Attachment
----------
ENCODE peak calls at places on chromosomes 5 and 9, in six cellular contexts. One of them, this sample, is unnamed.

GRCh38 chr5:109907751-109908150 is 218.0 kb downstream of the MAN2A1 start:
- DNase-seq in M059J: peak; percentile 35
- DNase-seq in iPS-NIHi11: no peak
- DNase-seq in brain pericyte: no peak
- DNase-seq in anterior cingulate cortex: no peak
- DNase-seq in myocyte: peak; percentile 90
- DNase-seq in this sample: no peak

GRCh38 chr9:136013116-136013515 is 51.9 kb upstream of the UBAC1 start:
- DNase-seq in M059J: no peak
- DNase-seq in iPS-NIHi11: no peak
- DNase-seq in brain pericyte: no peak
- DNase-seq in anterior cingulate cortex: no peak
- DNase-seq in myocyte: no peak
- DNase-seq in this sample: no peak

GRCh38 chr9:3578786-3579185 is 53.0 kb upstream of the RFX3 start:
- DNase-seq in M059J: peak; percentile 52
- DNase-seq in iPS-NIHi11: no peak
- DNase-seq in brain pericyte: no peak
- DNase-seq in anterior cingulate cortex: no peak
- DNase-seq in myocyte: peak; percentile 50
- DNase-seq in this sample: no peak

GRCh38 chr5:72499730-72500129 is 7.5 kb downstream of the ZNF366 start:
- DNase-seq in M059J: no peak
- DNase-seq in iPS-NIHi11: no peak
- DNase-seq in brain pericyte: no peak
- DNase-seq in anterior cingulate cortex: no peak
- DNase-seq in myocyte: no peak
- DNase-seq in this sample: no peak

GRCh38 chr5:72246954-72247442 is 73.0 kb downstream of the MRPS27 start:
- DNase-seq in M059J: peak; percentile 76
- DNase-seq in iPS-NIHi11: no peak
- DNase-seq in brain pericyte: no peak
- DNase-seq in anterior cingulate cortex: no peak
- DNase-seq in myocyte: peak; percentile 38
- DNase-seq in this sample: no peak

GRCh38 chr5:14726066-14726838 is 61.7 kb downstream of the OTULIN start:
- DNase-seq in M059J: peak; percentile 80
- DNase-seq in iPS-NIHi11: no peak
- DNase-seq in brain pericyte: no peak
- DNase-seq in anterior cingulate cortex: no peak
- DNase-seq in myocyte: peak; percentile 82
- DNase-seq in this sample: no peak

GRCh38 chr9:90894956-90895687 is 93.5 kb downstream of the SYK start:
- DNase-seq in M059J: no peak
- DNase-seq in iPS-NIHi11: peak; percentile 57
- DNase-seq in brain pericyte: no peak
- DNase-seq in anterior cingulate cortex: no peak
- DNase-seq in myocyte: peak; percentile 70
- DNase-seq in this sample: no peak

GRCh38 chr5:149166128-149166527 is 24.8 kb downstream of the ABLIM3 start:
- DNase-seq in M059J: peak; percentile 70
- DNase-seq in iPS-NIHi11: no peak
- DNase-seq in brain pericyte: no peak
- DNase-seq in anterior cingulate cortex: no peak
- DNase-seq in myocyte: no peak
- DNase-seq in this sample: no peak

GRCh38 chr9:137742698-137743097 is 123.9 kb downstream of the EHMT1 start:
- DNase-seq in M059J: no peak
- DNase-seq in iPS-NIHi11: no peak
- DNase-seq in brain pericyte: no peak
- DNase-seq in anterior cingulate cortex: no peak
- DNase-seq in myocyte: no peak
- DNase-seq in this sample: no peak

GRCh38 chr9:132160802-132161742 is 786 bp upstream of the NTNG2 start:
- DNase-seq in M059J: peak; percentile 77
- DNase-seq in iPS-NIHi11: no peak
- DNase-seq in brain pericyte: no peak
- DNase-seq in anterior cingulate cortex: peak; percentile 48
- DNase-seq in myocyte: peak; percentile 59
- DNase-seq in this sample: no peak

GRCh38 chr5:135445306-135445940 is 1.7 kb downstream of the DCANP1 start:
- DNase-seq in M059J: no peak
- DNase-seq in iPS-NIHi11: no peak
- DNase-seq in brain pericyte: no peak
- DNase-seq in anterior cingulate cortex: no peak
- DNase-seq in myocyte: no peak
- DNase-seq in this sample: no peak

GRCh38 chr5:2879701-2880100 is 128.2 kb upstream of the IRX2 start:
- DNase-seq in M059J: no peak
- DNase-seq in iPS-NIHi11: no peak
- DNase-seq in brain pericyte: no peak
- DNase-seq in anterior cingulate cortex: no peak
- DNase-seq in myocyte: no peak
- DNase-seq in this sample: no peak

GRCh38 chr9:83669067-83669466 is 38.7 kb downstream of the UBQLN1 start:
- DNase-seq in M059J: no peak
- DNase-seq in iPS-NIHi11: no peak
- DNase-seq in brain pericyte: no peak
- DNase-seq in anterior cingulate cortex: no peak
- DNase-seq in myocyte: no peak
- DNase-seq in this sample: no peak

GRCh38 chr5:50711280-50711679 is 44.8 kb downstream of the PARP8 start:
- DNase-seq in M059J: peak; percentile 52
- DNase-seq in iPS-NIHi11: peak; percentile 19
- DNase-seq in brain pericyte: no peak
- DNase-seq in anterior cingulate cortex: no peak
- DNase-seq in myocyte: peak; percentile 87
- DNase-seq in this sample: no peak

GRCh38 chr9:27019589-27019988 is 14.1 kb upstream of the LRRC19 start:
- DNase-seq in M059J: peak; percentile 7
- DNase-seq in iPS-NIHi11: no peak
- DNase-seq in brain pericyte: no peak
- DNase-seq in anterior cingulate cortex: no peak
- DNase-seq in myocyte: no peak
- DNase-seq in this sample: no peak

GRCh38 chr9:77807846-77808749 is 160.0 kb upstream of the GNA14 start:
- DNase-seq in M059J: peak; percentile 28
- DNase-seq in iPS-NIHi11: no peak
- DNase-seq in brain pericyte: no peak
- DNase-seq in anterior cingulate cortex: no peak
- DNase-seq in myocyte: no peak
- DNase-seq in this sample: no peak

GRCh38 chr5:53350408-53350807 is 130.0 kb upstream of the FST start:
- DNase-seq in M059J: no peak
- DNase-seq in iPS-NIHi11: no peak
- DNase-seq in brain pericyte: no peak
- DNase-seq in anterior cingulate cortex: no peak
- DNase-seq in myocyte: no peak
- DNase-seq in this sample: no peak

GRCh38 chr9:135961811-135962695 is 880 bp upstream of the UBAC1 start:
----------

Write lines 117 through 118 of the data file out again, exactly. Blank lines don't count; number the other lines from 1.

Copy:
- DNase-seq in brain pericyte: no peak
- DNase-seq in anterior cingulate cortex: no peak